This is something Adenike learns early in her marriage. Ayodele runs a restaurant, employing his brother Biyi (Tony Okungbowa) and the stylish, opinionated Sade (Yaya Alafia), a friend and confidante to Adenike. It has been eighteen months since the wedding, and still, Adenike is not pregnant. Something is wrong, and she is unsure of what to do next. But there is hope, if she can talk her husband into seeing a doctor. During a long, unbroken scene, Adenike urges Ayodele to visit the doctor, and his response is unsurprisingly complex. He cannot afford it, he maintains, but clearly, there is more to it than that. As Adenike says at one point, “Why is it always the woman’s fault?” (Ayodele, however, is never presented as a villain. He is merely the product of a traditional world.)

Soon, Adenike’s mother-in-law proposes an idea, one that seems both absurd, and absurdly sensible. Once Adenike has made her decision, the film takes a sharp turn, and heads into moral territory than is not easy for her, or the viewer. What occurs is not necessarily surprising, but certainly fascinating, bringing issues of respect, intimacy, and honesty into the mix. Adenike, Ayodele, Biyi, and Sade are all tested, and the words of Ma Ayo take on new meaning: “A child belongs to all of us.” It all culminates in a satisfyingly open-ended conclusion.

“Mother of George” is the second film from Nigerian director Andrew Dosunmu, a music video director whose debut feature, “Restless City,” premiered at Sundance in 2011. In collaboration with Picoult and Young, he has brought to the screen the most visually arresting drama of 2013, and certainly one of the year’s best films. It is, in many ways, a film with a simple, easy to summarize story. But the resulting experience is not. From the acting—the film might not stand out amongst the fall-winter monsters, but Isaac de Bankolé and Danai Gurira each deserve to be in the Academy Awards discussion, while Tony Okungbowa, Yaya Alafia, and Bukky are fine in support—to the music (especially Strauss’s “Four Last Songs), it is remarkably full of life. “It was out of love,” Adenike says near film’s end, rationalizing her life-altering decision. The audience does not doubt that statement for a second, and perhaps that is “Mother of George” ’s greatest accomplishment. [A-]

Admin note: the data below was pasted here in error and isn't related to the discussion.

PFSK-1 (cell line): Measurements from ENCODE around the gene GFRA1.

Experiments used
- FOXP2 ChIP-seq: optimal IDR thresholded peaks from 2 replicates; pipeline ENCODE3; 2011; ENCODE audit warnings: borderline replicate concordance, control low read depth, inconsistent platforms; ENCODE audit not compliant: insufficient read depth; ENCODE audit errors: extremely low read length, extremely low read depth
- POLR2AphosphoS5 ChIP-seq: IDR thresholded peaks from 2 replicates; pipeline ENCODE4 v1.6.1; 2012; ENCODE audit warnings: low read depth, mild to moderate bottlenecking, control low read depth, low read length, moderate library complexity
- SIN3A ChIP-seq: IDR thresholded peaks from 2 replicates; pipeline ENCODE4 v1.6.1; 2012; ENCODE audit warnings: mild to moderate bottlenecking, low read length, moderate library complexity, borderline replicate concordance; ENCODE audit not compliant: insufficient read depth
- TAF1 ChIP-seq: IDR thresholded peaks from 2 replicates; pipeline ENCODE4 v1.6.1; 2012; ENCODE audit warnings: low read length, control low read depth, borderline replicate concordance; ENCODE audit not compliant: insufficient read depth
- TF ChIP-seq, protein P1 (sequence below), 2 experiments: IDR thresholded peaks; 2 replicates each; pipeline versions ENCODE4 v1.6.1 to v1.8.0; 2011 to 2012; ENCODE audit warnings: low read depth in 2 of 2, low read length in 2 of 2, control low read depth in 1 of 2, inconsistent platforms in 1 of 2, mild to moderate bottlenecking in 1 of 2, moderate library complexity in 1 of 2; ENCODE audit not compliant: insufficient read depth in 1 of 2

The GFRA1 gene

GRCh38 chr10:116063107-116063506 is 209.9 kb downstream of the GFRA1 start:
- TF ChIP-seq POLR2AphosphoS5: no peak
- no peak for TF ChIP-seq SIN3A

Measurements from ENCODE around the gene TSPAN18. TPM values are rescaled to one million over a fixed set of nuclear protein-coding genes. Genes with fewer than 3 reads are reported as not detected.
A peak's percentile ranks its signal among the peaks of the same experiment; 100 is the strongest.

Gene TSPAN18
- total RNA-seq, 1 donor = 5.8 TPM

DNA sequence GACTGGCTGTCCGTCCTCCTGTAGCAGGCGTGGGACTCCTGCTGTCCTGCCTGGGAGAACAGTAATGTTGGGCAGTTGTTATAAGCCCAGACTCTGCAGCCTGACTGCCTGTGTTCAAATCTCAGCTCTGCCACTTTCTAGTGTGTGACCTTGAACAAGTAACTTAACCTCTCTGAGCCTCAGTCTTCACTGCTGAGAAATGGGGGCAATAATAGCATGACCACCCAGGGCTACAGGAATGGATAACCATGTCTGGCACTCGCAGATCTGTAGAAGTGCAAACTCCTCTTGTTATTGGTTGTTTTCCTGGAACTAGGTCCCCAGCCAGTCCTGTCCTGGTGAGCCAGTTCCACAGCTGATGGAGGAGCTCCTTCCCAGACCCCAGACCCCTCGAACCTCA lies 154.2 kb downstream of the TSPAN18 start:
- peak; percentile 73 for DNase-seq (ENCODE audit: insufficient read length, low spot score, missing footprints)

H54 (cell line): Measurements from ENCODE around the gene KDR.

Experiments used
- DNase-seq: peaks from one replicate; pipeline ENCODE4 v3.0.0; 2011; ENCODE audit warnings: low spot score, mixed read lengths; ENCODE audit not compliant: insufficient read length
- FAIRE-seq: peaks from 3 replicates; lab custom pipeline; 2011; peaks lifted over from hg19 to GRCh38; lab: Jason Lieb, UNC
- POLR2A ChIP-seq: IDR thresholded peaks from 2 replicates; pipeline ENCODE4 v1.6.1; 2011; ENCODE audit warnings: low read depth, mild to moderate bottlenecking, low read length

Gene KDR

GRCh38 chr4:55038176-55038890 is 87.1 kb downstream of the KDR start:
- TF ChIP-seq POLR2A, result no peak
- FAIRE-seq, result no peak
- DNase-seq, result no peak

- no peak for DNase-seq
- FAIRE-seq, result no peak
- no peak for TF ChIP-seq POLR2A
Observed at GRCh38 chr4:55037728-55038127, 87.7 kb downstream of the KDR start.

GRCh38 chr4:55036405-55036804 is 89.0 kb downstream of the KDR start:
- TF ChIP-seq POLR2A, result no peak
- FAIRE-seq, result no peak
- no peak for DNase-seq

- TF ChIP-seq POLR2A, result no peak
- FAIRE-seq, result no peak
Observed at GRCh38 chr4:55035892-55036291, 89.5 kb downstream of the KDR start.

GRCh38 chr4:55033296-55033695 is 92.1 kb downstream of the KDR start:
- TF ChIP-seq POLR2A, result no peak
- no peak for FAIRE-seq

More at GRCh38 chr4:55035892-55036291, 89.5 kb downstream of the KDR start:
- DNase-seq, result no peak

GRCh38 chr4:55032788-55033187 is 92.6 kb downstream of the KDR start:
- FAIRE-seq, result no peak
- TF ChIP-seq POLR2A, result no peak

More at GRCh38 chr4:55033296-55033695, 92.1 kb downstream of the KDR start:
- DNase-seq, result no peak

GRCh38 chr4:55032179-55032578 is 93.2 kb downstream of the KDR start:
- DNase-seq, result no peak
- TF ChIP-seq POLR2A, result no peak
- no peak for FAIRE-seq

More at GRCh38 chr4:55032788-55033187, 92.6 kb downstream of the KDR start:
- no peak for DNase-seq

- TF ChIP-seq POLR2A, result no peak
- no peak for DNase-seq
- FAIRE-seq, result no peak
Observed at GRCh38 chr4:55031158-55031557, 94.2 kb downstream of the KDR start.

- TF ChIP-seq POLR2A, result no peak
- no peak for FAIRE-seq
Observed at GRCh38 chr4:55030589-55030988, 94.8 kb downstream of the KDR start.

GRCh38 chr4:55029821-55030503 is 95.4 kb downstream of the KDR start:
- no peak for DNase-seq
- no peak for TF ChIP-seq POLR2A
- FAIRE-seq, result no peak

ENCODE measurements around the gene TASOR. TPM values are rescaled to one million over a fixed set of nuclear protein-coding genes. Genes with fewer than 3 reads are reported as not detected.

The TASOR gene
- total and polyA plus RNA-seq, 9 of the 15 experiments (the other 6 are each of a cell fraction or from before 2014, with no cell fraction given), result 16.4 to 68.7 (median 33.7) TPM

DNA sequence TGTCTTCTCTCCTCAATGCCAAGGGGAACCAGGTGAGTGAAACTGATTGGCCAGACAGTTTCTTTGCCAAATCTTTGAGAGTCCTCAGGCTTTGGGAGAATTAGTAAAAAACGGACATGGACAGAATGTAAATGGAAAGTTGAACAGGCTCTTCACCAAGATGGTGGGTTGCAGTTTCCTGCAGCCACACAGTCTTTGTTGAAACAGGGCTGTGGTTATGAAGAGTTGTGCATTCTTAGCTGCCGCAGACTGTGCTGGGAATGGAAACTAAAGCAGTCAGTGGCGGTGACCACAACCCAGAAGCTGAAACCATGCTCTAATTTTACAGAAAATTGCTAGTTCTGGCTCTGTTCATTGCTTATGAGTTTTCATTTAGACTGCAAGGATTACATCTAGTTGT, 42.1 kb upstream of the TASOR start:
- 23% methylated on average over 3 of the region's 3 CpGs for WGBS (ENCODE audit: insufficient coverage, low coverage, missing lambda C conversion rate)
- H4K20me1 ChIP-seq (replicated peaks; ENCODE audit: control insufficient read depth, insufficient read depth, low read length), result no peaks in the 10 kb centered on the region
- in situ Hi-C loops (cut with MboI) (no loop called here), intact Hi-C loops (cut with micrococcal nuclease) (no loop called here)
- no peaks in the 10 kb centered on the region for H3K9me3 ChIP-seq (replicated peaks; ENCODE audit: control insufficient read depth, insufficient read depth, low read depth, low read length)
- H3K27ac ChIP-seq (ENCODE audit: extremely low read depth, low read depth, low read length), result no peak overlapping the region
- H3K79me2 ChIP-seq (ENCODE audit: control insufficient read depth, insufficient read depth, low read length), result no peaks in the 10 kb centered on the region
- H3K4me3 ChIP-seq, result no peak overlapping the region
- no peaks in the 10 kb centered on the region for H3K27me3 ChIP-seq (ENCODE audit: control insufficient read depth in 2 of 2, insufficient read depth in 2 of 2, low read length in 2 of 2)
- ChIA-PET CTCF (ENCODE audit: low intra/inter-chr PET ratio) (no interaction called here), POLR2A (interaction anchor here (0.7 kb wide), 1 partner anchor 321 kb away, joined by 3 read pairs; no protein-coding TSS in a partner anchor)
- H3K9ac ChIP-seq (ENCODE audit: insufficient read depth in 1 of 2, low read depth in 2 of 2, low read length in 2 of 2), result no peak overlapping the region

This article is related to: Reviews, Review, Mother Of George, Danai Gurira, Isaach de Bankolé